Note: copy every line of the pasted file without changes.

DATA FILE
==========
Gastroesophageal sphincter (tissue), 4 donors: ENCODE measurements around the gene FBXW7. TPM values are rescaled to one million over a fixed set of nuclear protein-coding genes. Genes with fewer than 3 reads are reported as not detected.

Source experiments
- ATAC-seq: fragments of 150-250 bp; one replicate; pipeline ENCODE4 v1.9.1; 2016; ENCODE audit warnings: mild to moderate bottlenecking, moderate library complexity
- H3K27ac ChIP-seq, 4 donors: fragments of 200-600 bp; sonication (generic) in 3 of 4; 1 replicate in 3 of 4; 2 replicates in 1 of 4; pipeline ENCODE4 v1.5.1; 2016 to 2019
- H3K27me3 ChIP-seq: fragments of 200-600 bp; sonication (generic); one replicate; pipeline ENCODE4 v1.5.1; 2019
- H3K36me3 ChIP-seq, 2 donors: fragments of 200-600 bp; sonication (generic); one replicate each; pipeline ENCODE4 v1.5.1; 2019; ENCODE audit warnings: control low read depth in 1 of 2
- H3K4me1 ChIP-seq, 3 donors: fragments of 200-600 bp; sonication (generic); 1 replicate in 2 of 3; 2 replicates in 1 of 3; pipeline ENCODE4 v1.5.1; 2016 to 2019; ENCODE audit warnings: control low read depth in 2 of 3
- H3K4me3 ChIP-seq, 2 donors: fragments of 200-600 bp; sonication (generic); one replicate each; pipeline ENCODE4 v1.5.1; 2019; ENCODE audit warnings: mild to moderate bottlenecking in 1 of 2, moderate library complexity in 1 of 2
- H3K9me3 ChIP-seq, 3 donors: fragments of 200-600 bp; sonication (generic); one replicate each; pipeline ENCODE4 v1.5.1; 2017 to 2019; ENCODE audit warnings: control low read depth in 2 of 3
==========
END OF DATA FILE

Gastroesophageal sphincter (tissue), 4 donors: ENCODE measurements around the gene FBXW7. TPM values are rescaled to one million over a fixed set of nuclear protein-coding genes. Genes with fewer than 3 reads are reported as not detected.

Source experiments
- ATAC-seq: fragments of 150-250 bp; one replicate; pipeline ENCODE4 v1.9.1; 2016; ENCODE audit warnings: mild to moderate bottlenecking, moderate library complexity
- H3K27ac ChIP-seq, 4 donors: fragments of 200-600 bp; sonication (generic) in 3 of 4; 1 replicate in 3 of 4; 2 replicates in 1 of 4; pipeline ENCODE4 v1.5.1; 2016 to 2019
- H3K27me3 ChIP-seq: fragments of 200-600 bp; sonication (generic); one replicate; pipeline ENCODE4 v1.5.1; 2019
- H3K36me3 ChIP-seq, 2 donors: fragments of 200-600 bp; sonication (generic); one replicate each; pipeline ENCODE4 v1.5.1; 2019; ENCODE audit warnings: control low read depth in 1 of 2
- H3K4me1 ChIP-seq, 3 donors: fragments of 200-600 bp; sonication (generic); 1 replicate in 2 of 3; 2 replicates in 1 of 3; pipeline ENCODE4 v1.5.1; 2016 to 2019; ENCODE audit warnings: control low read depth in 2 of 3
- H3K4me3 ChIP-seq, 2 donors: fragments of 200-600 bp; sonication (generic); one replicate each; pipeline ENCODE4 v1.5.1; 2019; ENCODE audit warnings: mild to moderate bottlenecking in 1 of 2, moderate library complexity in 1 of 2
- H3K9me3 ChIP-seq, 3 donors: fragments of 200-600 bp; sonication (generic); one replicate each; pipeline ENCODE4 v1.5.1; 2017 to 2019; ENCODE audit warnings: control low read depth in 2 of 3